My new role within my school community is going to be multi-faceted.
I need to start with listening, and already in my first conversations with people outside the school’s community I can see that I’m going to need to to work on this. As someone who is rarely at a loss for words, I will need to find ways to make sure listening remains at the core of what I do. I will probably seek to find ways to continually reinforce the importance of that in my practice. It’s not just about telling the story — it’s about telling the right story — and there’s no way to do that consistently without listening.
Luckily, my “perch” in the Upper School puts me within easy range of most of that office’s walk-in traffic. Last week, as families were working through their back-to-school checklists, I heard a distinct undercurrent of anxiety.
Beginnings can be scary. Change is usually a challenge. The beginning of the school year brings our families and students new teachers, new routines, new classes, and, for 123 Rutgers Prep students this year, an entirely new SCHOOL! It’s all exciting, but it can definitely also generate anxiety. I have an idea for a media project that might help address that. I’m superstitious, so I don’t want to say more than that just now. But stay tuned.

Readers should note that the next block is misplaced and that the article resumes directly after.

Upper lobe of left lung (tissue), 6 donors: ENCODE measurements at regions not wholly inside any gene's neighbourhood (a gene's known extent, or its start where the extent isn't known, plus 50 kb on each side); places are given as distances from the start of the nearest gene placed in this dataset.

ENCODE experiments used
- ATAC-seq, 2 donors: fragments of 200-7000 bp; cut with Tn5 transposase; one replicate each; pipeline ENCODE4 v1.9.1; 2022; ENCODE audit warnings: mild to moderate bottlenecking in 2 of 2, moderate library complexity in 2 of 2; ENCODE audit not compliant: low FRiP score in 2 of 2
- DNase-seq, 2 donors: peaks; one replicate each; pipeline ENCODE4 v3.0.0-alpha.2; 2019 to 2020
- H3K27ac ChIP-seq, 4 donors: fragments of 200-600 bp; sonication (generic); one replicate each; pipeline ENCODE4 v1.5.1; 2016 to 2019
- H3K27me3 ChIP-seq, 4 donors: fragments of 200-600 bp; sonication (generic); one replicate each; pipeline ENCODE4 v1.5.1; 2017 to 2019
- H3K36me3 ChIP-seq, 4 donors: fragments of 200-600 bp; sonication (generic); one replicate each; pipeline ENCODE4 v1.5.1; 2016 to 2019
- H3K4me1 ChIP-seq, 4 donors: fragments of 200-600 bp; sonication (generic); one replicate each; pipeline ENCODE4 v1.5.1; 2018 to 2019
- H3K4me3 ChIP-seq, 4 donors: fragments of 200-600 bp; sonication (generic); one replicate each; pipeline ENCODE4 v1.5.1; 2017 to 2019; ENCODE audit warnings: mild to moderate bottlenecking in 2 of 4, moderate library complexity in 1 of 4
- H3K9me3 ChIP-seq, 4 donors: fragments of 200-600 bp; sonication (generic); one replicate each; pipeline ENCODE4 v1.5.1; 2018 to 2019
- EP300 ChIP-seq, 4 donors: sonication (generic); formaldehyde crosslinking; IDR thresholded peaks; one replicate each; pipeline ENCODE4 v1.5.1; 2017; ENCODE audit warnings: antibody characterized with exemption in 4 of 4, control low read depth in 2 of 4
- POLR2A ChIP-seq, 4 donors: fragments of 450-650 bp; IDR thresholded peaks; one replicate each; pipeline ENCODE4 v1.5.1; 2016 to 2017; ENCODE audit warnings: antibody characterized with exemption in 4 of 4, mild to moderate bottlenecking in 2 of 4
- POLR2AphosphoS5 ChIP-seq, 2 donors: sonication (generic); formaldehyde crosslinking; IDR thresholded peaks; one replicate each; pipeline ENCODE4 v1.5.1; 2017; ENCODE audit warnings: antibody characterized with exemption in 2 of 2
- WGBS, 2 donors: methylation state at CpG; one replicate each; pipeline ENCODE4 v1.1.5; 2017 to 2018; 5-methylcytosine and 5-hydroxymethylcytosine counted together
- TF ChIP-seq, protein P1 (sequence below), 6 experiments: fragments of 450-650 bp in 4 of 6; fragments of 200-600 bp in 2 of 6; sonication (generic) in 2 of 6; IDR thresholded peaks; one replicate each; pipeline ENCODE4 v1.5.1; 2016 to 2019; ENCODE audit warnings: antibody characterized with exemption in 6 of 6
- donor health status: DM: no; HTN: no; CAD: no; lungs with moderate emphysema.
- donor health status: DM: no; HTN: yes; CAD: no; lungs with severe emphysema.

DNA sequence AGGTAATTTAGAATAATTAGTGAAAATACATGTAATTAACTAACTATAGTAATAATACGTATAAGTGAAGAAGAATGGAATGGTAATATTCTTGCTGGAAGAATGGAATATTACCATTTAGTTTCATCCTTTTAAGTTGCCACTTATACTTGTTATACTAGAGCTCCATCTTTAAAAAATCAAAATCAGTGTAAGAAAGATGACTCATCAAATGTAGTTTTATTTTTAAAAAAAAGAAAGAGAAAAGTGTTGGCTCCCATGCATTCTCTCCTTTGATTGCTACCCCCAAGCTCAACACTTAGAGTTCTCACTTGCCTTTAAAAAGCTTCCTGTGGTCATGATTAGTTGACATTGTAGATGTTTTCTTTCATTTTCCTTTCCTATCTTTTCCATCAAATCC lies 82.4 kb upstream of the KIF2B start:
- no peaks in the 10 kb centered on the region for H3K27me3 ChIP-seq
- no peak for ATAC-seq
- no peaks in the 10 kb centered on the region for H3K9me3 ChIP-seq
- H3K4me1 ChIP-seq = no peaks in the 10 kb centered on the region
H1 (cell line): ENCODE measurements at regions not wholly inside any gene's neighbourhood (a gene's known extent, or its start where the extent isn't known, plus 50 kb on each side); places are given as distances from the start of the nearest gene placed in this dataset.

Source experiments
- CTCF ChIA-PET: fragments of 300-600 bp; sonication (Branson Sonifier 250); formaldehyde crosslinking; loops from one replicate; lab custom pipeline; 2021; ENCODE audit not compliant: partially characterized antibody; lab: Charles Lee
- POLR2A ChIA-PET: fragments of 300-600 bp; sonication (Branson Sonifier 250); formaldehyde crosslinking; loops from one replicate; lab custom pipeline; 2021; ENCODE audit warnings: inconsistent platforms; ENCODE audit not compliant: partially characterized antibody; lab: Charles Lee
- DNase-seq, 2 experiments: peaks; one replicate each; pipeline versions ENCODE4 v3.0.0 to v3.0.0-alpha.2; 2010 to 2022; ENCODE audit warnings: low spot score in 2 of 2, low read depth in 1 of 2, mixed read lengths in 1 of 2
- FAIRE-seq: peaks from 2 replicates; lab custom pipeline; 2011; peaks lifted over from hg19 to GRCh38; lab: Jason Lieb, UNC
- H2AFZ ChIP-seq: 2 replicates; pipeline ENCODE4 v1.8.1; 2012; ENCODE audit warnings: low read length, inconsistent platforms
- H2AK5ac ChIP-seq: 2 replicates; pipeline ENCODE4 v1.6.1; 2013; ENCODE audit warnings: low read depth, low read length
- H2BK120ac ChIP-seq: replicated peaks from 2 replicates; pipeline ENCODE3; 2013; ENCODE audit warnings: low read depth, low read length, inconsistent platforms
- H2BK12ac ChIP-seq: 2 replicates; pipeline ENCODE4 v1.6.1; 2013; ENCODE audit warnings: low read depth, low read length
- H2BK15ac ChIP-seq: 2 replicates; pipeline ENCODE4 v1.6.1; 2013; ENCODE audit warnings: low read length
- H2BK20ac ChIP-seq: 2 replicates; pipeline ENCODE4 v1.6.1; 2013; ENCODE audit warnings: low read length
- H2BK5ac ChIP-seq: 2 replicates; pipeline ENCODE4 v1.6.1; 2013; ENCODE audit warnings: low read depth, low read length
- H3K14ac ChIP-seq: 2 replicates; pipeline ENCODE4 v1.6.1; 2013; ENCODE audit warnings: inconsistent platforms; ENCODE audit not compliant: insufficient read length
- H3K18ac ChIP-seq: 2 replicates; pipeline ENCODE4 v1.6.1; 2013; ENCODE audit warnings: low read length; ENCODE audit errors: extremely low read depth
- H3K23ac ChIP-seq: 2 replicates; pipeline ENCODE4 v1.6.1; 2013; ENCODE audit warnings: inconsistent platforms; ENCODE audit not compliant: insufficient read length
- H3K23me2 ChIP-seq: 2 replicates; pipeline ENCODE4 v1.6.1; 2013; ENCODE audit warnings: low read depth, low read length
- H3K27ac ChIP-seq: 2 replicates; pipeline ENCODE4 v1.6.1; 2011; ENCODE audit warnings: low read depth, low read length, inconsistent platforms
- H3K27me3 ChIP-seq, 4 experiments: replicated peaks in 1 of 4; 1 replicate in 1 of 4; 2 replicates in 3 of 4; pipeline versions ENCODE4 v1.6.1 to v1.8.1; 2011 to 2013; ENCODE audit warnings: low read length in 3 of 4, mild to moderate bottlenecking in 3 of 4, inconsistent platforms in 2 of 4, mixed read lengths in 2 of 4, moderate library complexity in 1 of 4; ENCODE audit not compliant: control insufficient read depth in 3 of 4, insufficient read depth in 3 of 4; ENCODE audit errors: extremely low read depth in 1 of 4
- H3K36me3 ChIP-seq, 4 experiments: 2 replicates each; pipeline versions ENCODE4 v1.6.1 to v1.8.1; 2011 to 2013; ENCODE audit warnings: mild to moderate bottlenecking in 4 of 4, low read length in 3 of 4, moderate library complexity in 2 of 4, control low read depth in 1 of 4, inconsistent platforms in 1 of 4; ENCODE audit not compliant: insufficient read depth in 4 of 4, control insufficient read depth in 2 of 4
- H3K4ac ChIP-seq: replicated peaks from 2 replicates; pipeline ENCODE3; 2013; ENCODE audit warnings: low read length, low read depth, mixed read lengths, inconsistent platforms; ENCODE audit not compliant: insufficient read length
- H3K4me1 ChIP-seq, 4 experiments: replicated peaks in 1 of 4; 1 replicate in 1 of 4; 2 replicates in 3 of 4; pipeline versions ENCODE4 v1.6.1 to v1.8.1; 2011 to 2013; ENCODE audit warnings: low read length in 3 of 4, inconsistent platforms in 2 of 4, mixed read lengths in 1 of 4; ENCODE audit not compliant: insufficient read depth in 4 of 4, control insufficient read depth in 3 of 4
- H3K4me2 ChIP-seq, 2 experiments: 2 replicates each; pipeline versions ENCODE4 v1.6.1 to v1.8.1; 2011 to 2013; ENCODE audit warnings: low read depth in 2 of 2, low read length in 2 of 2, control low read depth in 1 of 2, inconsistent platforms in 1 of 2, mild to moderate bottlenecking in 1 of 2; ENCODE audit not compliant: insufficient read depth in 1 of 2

So that’s the community-facing facet of my new work. Then there’s the work that is more directly related to my peers. On any given day, there are multiple people on this campus who represent our school to stakeholders and other interested parties. Together, we command a deep and impressive understanding of what makes this place “tick.” But we’re busy, and scattered across campus, and we can’t always connect with each other quickly. I want to work to somehow help enable our “hive mind” capabilities. A wiki, maybe? A Google Docs-based Brag Book? We’ll see. That’s the team facet.
And finally there’s me, standing at the bottom of a learning curve and looking straight up. For while there are ways in which I am especially well-suited to this work, there are some obvious, near-painful gaps. I need to get out of the Upper School. There are teachers here who I’ve never really had a conversation with and whose grade level I might be unsure of if I saw them in the Dining Commons. So that’s my very own personal facet of the work ahead. In the words of the Music Man’s immortal Harold Hill, “You gotta know the territory!”